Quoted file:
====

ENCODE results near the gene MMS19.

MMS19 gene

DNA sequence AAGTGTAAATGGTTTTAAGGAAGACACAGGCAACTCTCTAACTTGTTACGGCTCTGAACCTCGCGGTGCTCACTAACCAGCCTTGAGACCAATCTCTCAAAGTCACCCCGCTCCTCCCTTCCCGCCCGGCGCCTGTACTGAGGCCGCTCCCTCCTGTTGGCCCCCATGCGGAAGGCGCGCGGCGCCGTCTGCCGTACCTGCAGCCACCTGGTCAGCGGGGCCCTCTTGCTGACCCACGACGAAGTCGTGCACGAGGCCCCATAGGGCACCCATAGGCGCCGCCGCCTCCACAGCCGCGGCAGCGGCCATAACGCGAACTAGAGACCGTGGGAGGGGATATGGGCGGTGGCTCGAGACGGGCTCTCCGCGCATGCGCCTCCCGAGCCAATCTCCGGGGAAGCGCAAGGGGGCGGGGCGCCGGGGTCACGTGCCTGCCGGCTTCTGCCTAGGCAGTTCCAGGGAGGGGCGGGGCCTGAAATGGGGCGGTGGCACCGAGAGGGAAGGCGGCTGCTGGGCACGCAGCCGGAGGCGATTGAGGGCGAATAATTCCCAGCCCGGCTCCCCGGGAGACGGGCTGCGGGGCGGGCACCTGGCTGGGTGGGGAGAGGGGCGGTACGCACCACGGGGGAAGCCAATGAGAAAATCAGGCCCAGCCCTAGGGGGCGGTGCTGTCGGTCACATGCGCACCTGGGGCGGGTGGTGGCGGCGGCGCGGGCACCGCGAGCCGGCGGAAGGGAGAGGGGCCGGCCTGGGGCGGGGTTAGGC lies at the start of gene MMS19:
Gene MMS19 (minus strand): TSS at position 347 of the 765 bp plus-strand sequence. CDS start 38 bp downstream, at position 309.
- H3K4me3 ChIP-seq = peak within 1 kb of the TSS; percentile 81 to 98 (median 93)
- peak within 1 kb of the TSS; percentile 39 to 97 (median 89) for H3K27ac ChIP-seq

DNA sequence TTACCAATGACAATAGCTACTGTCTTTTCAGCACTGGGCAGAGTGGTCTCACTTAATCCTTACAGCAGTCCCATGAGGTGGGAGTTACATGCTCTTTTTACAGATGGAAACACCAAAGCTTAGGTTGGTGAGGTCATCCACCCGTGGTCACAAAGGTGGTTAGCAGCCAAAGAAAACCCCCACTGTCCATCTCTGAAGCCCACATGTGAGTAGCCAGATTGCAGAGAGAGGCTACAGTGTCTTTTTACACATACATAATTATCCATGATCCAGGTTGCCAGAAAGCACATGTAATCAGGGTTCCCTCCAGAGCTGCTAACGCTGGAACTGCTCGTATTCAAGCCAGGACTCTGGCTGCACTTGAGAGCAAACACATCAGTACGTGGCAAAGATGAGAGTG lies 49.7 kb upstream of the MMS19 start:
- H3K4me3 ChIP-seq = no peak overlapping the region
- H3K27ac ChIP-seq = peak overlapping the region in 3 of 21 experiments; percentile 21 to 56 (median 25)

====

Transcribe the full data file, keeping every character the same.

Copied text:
ENCODE results near the gene MMS19.

MMS19 gene

DNA sequence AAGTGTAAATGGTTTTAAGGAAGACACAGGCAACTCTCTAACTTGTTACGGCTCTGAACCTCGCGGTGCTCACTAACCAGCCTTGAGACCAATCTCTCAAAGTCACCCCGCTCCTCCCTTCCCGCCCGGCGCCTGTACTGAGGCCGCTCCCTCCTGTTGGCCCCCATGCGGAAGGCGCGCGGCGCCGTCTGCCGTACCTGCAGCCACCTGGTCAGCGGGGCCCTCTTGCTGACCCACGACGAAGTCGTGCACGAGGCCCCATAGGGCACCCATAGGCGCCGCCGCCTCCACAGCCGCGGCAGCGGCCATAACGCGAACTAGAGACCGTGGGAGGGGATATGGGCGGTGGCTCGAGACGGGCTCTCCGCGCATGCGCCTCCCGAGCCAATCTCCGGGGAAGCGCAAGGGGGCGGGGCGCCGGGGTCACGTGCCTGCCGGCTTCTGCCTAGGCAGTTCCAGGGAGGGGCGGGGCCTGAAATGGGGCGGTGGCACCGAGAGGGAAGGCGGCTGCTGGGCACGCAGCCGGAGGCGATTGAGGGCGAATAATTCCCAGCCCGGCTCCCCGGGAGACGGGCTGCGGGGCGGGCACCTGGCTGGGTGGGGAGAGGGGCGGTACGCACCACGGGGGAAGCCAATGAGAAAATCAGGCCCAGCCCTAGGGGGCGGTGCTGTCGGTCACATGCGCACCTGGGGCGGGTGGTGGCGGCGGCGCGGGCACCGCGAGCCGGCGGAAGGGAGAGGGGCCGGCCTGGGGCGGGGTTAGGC lies at the start of gene MMS19:
Gene MMS19 (minus strand): TSS at position 347 of the 765 bp plus-strand sequence. CDS start 38 bp downstream, at position 309.
- H3K4me3 ChIP-seq = peak within 1 kb of the TSS; percentile 81 to 98 (median 93)
- peak within 1 kb of the TSS; percentile 39 to 97 (median 89) for H3K27ac ChIP-seq

DNA sequence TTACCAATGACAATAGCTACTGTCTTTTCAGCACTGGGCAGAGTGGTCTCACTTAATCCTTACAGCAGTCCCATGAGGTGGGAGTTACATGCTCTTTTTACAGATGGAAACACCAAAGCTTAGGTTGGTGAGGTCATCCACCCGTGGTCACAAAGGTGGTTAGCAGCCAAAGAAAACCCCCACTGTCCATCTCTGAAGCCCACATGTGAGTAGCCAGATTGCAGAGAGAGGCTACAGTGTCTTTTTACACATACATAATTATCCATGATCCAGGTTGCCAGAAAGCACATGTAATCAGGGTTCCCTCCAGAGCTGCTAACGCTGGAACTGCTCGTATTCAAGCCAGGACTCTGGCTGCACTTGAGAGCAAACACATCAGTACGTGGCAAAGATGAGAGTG lies 49.7 kb upstream of the MMS19 start:
- H3K4me3 ChIP-seq = no peak overlapping the region
- H3K27ac ChIP-seq = peak overlapping the region in 3 of 21 experiments; percentile 21 to 56 (median 25)